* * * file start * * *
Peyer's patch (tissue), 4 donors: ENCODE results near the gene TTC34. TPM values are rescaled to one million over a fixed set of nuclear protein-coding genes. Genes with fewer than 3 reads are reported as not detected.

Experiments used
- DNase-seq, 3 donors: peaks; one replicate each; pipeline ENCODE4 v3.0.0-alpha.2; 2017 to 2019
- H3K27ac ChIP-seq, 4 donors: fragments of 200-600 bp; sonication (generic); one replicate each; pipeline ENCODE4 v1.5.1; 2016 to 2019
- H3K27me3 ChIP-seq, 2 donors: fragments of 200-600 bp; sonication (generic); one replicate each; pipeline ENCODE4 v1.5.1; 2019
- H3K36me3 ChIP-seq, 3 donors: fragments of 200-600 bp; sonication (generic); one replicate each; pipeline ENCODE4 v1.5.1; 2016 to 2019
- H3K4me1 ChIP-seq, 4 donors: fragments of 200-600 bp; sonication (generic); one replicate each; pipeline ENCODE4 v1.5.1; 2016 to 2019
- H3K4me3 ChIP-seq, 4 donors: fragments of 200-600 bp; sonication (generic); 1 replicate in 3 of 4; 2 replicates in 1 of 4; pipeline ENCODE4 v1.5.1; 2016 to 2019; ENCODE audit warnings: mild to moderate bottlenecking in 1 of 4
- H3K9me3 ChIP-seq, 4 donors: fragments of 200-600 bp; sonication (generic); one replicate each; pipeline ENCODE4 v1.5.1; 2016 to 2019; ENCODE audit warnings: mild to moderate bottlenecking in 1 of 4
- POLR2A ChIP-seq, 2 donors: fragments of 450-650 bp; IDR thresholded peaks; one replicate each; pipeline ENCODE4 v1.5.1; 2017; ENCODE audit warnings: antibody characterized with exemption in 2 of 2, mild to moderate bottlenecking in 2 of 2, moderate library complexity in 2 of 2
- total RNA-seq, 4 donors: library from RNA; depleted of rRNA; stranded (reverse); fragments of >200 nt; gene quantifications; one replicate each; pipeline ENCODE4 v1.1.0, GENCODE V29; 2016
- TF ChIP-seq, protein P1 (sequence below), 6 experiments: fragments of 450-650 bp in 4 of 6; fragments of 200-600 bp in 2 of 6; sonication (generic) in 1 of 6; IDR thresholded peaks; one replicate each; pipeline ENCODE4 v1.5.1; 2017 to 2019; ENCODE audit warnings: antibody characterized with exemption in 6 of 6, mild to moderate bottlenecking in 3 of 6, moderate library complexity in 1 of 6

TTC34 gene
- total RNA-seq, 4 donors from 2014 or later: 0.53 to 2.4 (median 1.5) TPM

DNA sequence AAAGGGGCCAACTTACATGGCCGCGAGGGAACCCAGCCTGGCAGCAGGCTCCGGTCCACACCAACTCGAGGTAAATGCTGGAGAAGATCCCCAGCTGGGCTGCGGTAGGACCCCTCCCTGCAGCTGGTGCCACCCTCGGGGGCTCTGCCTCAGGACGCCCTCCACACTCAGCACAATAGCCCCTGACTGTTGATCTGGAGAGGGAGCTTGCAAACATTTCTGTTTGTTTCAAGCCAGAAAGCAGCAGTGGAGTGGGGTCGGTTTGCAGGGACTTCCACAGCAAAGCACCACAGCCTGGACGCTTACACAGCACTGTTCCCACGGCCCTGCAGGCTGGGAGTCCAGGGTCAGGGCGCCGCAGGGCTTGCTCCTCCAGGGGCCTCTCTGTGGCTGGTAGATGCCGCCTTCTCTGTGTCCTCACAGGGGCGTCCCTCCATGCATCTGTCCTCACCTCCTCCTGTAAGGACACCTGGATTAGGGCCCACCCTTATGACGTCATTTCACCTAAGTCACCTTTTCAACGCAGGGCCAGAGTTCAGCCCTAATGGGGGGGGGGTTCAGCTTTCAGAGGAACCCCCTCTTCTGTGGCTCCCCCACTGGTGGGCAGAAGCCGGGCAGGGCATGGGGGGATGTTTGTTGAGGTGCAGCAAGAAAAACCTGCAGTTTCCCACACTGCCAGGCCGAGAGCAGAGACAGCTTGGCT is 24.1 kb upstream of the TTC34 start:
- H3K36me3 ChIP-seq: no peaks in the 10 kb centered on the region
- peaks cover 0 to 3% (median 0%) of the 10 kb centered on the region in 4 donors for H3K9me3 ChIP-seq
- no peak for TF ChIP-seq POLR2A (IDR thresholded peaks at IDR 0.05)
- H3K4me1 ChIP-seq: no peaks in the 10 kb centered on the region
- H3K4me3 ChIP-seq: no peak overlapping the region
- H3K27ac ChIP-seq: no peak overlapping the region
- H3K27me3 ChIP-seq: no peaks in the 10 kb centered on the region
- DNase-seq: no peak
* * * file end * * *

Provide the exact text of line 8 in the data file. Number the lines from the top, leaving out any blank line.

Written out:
- H3K4me3 ChIP-seq, 4 donors: fragments of 200-600 bp; sonication (generic); 1 replicate in 3 of 4; 2 replicates in 1 of 4; pipeline ENCODE4 v1.5.1; 2016 to 2019; ENCODE audit warnings: mild to moderate bottlenecking in 1 of 4